Yet he failed to mention the concerted effort of atheist groups to stop religious Americans from freely exercising their religion. Not content with having the freedom themselves to worship or not as they see fit, militant atheists increasingly seek to shackle the beliefs of their fellow citizens through their own distorted interpretation of “separation of church and state.”

It is perhaps not surprising that some of those fellow citizens object.

Friendly Atheist sums it up nicely here:

I look forward to Dao’s next posting, where she says that rape is wrong, but if a woman wears revealing clothing, she’s just asking for it.

This bitch seriously has the audacity to say it’s the atheists’ fault because they should have expected Christian hypocrisy. Well I agree that we should expect Christian hypocrisy. I’m just shocked she would admit to it.

And as for the claim that we’re trying to steal their religion, that’s just asshole dumb. No one is stopping Christians from freely expressing their beliefs. Rather our goal is to protect the rule of law that keeps government bodies and public resources from being exploited to promote sectarian ideologies. Now if the religious were smart, they’d want to keep the separation between church and state because it keeps government from meddling in religious affairs. You see, it works both ways.

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News From Around The Blogosphere 7.20.08

July 21, 2008

Record number of UFO sightings in New Brunswick, British Columbia
-Of the 836 UFO sitings in Canada alone in 2007, a record 24 of them were reported in New Brunswick, British Columbia. I’d say this is a pretty damned good reason to be remain skeptical of claims that UFOs are spaceships from another world. And let this be a lesson in pareidolia. People have pattern-seeking brains and you shouldn’t believe everything you see or everything a reliable friend says they’ve seen.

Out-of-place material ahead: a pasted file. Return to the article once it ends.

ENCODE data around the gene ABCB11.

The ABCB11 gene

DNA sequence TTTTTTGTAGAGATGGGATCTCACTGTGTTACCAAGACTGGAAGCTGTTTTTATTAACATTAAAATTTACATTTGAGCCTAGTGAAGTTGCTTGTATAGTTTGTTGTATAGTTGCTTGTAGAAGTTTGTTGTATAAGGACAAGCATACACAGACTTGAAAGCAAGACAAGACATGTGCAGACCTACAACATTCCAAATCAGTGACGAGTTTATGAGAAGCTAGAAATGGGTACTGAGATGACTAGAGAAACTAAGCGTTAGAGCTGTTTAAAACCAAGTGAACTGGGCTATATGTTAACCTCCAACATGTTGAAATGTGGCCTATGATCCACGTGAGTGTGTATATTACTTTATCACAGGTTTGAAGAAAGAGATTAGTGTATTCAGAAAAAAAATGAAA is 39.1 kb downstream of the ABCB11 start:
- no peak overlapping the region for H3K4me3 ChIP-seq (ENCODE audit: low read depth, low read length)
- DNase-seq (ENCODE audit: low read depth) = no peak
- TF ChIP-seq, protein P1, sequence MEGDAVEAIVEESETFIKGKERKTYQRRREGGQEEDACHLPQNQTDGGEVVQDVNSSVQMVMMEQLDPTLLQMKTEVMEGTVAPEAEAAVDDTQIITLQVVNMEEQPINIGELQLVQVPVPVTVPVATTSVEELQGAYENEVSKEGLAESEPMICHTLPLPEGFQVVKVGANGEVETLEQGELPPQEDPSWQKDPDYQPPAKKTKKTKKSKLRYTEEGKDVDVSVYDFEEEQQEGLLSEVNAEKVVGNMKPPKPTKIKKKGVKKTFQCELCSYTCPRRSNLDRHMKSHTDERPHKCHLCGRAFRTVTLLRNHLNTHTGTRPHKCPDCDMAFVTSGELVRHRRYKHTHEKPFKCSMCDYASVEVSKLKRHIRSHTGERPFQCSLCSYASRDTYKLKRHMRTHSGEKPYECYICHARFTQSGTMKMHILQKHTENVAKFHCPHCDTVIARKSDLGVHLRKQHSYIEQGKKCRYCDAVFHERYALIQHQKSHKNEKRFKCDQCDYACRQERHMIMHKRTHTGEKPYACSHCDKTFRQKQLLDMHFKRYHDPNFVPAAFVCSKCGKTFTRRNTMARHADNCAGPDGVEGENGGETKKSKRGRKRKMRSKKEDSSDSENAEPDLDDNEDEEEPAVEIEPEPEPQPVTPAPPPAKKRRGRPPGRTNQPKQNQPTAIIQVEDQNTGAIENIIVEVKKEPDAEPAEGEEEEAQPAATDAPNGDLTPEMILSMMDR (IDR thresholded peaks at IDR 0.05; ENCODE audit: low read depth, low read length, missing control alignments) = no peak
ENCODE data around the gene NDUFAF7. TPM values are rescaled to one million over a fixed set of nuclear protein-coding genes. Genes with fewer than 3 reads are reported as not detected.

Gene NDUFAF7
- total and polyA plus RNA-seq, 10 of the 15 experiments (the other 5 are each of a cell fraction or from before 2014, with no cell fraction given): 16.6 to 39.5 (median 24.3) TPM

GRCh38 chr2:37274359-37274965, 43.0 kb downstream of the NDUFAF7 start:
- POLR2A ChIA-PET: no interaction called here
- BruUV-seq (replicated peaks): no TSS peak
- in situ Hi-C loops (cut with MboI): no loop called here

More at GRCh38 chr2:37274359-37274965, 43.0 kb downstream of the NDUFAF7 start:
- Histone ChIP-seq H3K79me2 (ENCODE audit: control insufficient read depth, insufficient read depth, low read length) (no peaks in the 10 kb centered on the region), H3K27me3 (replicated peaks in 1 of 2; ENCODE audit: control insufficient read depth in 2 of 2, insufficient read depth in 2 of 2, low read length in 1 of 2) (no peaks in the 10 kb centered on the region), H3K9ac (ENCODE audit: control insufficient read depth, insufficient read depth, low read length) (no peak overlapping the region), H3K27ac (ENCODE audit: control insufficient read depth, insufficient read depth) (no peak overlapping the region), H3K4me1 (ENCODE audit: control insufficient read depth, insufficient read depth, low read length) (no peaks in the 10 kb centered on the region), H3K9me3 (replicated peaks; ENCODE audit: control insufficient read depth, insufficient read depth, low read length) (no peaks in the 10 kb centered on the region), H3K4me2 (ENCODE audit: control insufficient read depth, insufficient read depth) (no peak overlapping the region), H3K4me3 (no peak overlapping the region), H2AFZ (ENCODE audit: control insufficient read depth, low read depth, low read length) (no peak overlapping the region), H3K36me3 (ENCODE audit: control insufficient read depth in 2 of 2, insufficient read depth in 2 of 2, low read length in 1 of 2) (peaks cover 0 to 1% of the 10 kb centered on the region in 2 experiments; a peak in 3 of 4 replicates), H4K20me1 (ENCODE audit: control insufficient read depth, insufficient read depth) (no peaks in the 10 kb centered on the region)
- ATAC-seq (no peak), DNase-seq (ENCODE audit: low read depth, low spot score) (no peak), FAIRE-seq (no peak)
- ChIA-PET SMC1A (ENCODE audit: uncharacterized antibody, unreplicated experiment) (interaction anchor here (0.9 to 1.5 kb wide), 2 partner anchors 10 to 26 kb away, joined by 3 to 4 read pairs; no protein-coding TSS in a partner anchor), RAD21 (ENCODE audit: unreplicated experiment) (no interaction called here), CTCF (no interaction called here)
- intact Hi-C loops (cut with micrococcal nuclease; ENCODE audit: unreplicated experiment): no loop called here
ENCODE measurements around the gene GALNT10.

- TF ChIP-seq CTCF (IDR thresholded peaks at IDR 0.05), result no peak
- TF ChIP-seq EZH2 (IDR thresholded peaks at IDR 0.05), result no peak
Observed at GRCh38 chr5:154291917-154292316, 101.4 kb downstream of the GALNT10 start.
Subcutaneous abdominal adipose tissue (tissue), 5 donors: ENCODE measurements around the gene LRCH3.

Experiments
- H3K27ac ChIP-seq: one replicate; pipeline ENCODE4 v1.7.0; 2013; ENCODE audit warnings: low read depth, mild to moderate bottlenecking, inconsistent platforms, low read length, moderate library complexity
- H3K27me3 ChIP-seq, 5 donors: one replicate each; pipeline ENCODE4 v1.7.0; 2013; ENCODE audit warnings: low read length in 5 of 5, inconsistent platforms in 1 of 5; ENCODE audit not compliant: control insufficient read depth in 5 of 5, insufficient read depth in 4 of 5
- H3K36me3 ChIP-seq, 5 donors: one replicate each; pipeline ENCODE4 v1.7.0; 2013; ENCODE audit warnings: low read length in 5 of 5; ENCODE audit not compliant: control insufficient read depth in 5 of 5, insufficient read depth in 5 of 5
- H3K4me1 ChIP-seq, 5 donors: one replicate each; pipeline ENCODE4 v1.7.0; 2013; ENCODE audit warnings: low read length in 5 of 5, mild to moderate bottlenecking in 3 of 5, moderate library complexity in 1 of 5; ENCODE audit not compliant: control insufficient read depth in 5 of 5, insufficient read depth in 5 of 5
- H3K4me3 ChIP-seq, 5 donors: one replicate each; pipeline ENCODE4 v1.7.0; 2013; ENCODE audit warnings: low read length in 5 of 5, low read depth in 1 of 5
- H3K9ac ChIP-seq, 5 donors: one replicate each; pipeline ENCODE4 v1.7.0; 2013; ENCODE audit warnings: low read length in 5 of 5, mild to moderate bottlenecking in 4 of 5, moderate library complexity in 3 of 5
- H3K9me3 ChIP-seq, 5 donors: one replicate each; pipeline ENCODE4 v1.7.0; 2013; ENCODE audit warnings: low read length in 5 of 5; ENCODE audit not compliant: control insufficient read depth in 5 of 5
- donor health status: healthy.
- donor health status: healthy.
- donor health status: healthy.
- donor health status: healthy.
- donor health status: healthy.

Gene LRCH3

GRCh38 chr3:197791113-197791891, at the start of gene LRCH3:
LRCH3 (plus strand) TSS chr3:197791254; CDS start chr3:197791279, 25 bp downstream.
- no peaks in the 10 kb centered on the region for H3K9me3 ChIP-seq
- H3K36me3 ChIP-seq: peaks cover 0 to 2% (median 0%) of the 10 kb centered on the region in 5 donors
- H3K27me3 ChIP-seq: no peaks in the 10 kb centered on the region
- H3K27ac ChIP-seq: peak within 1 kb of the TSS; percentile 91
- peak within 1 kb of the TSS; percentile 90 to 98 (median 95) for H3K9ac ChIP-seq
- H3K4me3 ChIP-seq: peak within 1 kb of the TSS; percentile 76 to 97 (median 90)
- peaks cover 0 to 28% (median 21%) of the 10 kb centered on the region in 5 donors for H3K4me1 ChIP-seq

PZ’s latest comment on the Crackergate insanity

-The latest installment in the ongoing absurd saga I’ve dubbed Crackergate.
Town of Aberystwyth may end 30-year ban on Monty Python’s Life of Brian

-Yes, that’s right. There’s actually a town that has upheld a 30-year-long ban on “Life of Brian.”

Christian Band’s Guitarist Fired for Losing His Faith

-A very telling portion from the band’s official statement: “We as a band do not have problem with those that do not believe in Jesus, nor do we cast judgement on those that do not believe in Jesus. We just want to love on people like Jesus would and hopefully share a little bit about what he’s done and doing in our lives. We would call ourselves a Christian band and for that reason, we felt we couldn’t have someone in the band who didn’t agree with the band’s foundational drive.” Apparently ya do have a problem with it.
Michael Shermer on Intelligent Design

As always, Shermer exposing the hypocrisy of cdesign proponentsists.

And some science news:
Nature-Nurture Gene Link Sheds New Light On Autism

For those keeping score, that’s Medical Science, 1 trillion, Alternative Medicine, zero